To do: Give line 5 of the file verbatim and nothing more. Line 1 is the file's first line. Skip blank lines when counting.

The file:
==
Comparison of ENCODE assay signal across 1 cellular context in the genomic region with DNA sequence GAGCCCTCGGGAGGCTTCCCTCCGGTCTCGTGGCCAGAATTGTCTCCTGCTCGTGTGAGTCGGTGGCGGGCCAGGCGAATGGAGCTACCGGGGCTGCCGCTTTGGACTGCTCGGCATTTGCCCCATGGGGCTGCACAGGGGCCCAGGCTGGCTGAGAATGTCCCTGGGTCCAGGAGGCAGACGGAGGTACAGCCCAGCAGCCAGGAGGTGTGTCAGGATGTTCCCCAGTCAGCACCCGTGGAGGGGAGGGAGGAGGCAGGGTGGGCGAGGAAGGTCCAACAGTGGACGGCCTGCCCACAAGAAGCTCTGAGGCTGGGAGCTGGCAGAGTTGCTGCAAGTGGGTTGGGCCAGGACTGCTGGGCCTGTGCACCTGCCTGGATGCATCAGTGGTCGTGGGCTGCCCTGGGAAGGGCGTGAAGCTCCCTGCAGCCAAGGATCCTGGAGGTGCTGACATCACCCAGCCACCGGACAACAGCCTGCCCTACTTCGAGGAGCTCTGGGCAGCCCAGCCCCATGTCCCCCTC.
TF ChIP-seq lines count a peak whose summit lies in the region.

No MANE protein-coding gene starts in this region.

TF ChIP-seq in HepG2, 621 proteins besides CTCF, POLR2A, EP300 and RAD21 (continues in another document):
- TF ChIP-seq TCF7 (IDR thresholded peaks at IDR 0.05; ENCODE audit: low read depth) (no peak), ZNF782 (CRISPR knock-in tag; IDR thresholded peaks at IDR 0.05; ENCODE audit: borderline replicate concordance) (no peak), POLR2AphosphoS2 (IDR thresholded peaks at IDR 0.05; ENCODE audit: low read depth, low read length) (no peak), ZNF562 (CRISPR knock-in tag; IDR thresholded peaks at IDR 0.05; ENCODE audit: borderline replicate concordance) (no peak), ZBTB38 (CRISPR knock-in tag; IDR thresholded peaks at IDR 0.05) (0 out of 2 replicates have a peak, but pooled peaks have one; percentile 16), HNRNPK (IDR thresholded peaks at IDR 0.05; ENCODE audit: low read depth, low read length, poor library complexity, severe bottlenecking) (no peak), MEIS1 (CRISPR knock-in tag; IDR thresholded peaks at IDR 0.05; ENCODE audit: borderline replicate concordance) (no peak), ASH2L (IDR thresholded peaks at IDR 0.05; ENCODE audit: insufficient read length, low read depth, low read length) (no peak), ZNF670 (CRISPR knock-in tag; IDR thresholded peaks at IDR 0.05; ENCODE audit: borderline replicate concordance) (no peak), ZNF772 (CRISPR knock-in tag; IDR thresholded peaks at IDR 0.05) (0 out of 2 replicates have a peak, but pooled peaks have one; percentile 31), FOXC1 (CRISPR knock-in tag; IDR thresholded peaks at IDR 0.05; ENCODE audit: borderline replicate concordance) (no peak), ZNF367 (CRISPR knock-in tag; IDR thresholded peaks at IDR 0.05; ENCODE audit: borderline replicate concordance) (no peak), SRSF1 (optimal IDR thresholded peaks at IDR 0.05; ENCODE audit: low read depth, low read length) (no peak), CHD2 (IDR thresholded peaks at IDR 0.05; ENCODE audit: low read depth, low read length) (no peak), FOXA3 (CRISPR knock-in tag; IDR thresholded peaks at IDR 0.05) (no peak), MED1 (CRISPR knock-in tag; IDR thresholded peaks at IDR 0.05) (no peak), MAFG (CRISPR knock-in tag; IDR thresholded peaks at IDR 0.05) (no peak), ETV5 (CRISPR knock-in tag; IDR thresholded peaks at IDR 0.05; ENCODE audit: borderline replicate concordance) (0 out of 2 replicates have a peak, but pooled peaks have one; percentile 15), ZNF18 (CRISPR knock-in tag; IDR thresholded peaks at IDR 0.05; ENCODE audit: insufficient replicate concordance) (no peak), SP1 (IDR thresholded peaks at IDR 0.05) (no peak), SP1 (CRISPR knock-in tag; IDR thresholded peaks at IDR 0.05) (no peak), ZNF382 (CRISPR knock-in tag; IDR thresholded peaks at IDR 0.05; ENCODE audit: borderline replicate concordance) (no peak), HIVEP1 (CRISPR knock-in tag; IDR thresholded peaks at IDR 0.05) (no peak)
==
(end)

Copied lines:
- TF ChIP-seq TCF7 (IDR thresholded peaks at IDR 0.05; ENCODE audit: low read depth) (no peak), ZNF782 (CRISPR knock-in tag; IDR thresholded peaks at IDR 0.05; ENCODE audit: borderline replicate concordance) (no peak), POLR2AphosphoS2 (IDR thresholded peaks at IDR 0.05; ENCODE audit: low read depth, low read length) (no peak), ZNF562 (CRISPR knock-in tag; IDR thresholded peaks at IDR 0.05; ENCODE audit: borderline replicate concordance) (no peak), ZBTB38 (CRISPR knock-in tag; IDR thresholded peaks at IDR 0.05) (0 out of 2 replicates have a peak, but pooled peaks have one; percentile 16), HNRNPK (IDR thresholded peaks at IDR 0.05; ENCODE audit: low read depth, low read length, poor library complexity, severe bottlenecking) (no peak), MEIS1 (CRISPR knock-in tag; IDR thresholded peaks at IDR 0.05; ENCODE audit: borderline replicate concordance) (no peak), ASH2L (IDR thresholded peaks at IDR 0.05; ENCODE audit: insufficient read length, low read depth, low read length) (no peak), ZNF670 (CRISPR knock-in tag; IDR thresholded peaks at IDR 0.05; ENCODE audit: borderline replicate concordance) (no peak), ZNF772 (CRISPR knock-in tag; IDR thresholded peaks at IDR 0.05) (0 out of 2 replicates have a peak, but pooled peaks have one; percentile 31), FOXC1 (CRISPR knock-in tag; IDR thresholded peaks at IDR 0.05; ENCODE audit: borderline replicate concordance) (no peak), ZNF367 (CRISPR knock-in tag; IDR thresholded peaks at IDR 0.05; ENCODE audit: borderline replicate concordance) (no peak), SRSF1 (optimal IDR thresholded peaks at IDR 0.05; ENCODE audit: low read depth, low read length) (no peak), CHD2 (IDR thresholded peaks at IDR 0.05; ENCODE audit: low read depth, low read length) (no peak), FOXA3 (CRISPR knock-in tag; IDR thresholded peaks at IDR 0.05) (no peak), MED1 (CRISPR knock-in tag; IDR thresholded peaks at IDR 0.05) (no peak), MAFG (CRISPR knock-in tag; IDR thresholded peaks at IDR 0.05) (no peak), ETV5 (CRISPR knock-in tag; IDR thresholded peaks at IDR 0.05; ENCODE audit: borderline replicate concordance) (0 out of 2 replicates have a peak, but pooled peaks have one; percentile 15), ZNF18 (CRISPR knock-in tag; IDR thresholded peaks at IDR 0.05; ENCODE audit: insufficient replicate concordance) (no peak), SP1 (IDR thresholded peaks at IDR 0.05) (no peak), SP1 (CRISPR knock-in tag; IDR thresholded peaks at IDR 0.05) (no peak), ZNF382 (CRISPR knock-in tag; IDR thresholded peaks at IDR 0.05; ENCODE audit: borderline replicate concordance) (no peak), HIVEP1 (CRISPR knock-in tag; IDR thresholded peaks at IDR 0.05) (no peak)